New Year Sugar Blues

Was it just us or was December a crazy month long carousel of treats? I’ve always been super relaxed about the girls eating – yes, even sugar, but by the end of last month, their eating was outta control. Even by lax Christmas standards.

New Year, New Rules

On New Year’s Eve, like many parents I imagine, we vowed to do better.

Sussex Born & Fed bowl of vegetables

Our main concern? That they eat too much sugar and not enough veg. So, we decided that we’d make a really big effort to reduce our daily sugar consumption and make sure we’re all eating the rainbow (fruit & veg, not Skittles. Obvs).

Knowledge is Power

To get up to speed I headed over to the NHS website to check out the current thinking on kids’ nutrition.

The recommended “free” sugar limit for 4 – 6 year olds is 19g; 24g for 7 – 10 year olds; and 30g for adults.

Sussex Born & Fed sugar bowl and cubes

We all know about getting 5 a day. But I didn’t realise that nuts, seeds and beans count. Also, when you’re talking portions it’s 80g for fruit & veg; 30g for nuts and dried fruit; and a small 150ml glass of unsweetened juice or smoothie counts too. I found this information really helpful.

Sussex Born & Fed nuts

The girls love nuts and pumpkin seeds and adore smoothies and cloudy apple juice. Perhaps it wouldn’t be so bad after all.

The Horror

We were at Center Parcs for New Year. As hunger struck at the pool one morning, we wandered over to Starbucks to get a drink and snack. The Big One plumped for a chocolate twist. As bakery goods go, I always thought pastries were the least bad option from the counter.


Sussex Born & Fed pastries

The Starbucks chocolate twist contains 16g of sugar, 275 calories and 12g of fat. If you’re an adult this is quite a dent in your recommended daily sugar allowance (about half); if you’re a child the same age as my daughters it’s just 3g shy of your entire day’s allowance. This really shocked me.

As a one-off treat, this is fine. But as part of a sugar filled diet alongside sweets, juice, biscuits, petit filous yoghurts and pudding, it’s a nightmare.

Worse still, there were no healthy options on offer. No fruit, no nuts, no plain or whole foods. No healthy alternative. What an oversight, Starbucks. How very unwoke.

The Bigger Picture

Sussex Born & Fed teddy donut

It got me thinking about nutrition as a bigger picture, especially when eating out. And how much we’ve been overlooking our daughters’ health in the name of being laid-back.

It’s possible to make better choices when you know what you’re looking for. I could’ve bought The Big One a sandwich (less than 4g of sugar) or a plain croissant (5g of sugar) at Starbucks – both contain a lot less sugar than the twist. I just didn’t think about it. And that’s the problem isn’t it. Not thinking. And not having obviously healthy choices available.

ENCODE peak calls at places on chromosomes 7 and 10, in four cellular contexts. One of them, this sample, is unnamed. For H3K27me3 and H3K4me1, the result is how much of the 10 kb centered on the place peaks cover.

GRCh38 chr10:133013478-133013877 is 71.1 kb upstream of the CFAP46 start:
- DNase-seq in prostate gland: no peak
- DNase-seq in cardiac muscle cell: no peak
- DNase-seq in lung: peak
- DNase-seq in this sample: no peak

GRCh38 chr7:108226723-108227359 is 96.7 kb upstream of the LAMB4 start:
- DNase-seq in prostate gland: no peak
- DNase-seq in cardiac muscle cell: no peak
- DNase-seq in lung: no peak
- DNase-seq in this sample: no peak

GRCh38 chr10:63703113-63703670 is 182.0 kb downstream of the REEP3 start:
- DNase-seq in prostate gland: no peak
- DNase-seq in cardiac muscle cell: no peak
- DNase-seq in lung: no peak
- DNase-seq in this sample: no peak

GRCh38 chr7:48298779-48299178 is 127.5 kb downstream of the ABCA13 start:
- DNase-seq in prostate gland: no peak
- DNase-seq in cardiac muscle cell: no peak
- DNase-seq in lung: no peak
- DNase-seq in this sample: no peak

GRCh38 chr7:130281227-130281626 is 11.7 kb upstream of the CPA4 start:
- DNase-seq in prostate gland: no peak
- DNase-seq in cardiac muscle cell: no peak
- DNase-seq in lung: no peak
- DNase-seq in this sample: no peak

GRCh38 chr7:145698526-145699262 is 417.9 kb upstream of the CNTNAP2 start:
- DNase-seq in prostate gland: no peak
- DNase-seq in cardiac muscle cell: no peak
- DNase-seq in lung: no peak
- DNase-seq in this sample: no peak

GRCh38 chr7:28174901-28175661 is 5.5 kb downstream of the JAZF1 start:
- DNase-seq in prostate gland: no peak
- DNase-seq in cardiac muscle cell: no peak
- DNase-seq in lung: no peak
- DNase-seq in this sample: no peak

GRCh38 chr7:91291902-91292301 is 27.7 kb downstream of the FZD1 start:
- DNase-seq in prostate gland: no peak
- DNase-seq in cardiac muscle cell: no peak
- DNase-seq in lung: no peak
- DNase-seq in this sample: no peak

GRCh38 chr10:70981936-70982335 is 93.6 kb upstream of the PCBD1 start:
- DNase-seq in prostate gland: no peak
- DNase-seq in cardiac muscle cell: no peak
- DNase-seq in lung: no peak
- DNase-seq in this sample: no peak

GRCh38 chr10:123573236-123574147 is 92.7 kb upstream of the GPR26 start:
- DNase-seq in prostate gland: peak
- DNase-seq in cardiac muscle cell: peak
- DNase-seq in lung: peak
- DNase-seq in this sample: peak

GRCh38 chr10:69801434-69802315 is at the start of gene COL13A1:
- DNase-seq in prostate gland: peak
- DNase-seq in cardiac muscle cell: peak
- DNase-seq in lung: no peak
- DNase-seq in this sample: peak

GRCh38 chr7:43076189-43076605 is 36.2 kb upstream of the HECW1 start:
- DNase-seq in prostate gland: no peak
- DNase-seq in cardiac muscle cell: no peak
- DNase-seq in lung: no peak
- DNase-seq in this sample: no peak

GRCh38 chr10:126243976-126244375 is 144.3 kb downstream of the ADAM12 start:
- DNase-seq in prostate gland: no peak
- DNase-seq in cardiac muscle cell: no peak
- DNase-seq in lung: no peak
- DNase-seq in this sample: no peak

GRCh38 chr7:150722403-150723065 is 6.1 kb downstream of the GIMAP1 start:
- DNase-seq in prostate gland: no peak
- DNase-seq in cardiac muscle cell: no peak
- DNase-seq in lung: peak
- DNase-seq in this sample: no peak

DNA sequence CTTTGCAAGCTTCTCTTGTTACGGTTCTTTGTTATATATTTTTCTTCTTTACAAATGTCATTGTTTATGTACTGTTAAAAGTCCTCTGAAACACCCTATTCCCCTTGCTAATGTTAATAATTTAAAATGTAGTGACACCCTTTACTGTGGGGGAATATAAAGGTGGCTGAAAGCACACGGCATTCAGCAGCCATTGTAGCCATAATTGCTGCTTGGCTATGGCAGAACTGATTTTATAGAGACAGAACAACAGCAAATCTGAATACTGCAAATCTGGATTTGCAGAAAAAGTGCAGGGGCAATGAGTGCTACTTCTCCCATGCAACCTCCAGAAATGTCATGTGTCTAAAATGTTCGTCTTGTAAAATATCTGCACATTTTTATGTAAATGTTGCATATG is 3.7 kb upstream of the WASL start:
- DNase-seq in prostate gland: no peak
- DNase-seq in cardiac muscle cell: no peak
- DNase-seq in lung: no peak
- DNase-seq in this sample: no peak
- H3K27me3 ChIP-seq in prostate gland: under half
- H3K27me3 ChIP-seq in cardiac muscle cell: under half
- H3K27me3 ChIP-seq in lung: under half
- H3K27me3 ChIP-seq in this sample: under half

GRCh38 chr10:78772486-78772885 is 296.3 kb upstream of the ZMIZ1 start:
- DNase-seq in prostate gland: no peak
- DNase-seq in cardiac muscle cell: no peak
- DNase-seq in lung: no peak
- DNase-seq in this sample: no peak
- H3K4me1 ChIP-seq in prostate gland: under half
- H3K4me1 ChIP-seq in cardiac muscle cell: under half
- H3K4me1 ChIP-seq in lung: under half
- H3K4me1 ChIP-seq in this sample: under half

At least we know what to do in future. And yes, it probably does mean taking our own snacks and side stepping Starbucks.

Not So Innocent For Kids

The biggest shocker was later in the week, when we were having another quick snack after running around the park. This time, the husband grabbed a couple of kids Innocent smoothies (pineapple, apple and carrot). As I casually checked the label, my jaw hit the table: 18g of sugar per carton. 95% of their sugar allowance for the day in one small smoothie hit. Unbelievable.

And although it’s appears healthy, because a carton is one of your 5-a-day, I’ve done some research and those 18g are classed as free sugar, so count against your sugar allowance.

Face | Palm

If I’m honest, I feel like an idiot. I was all over healthy eating when I was pregnant and when they were newly weaning babies. I had all the books and read all of the advice. Things have slipped a lot.

To Ban or Not To Ban

Will I ban smoothies when we’re out? Yes. But also no. I don’t believe in outright banning forever. And I haven’t put us all on a diet. The girls are growing after all. But for now as we recalibrate, cartons of smoothie are off the menu and shopping list. Water, milk or rooibos tea for the time-being.

Sussex Born & Fed milk

How To Eat Out Better

As we eat out a lot, I’m going to start researching the places that consider children’s nutritional needs seriously whilst embracing the joy of sociable family eating out.

Sussex Born & Fed kids eating healthily

My question right now – can we still have it all AND be healthy when eating out in Sussex? Watch this space!

It’s Not Too Late

I’m lucky. There’s time to make meaningful change and put this down to a bit of a parental blip. I’m relieved that we’ve got time to change habits now while they’re still little. And although they’re grumpy that we’re saying no a lot more, they’re overwhelmingly open minded and trust that we’ve got their best interests at heart. Kids are awesome.

Sussex Born & Fed bowl of fruit

This time last week, I felt like a prize plum. Now, I’m fired up. Who doesn’t love a new year challenge?

Do you keep a close eye on what your children are eating? Are you mindful of their sugar intake? Do you have food based intentions or resolutions for the year ahead? Come and tell me all in the comments below.

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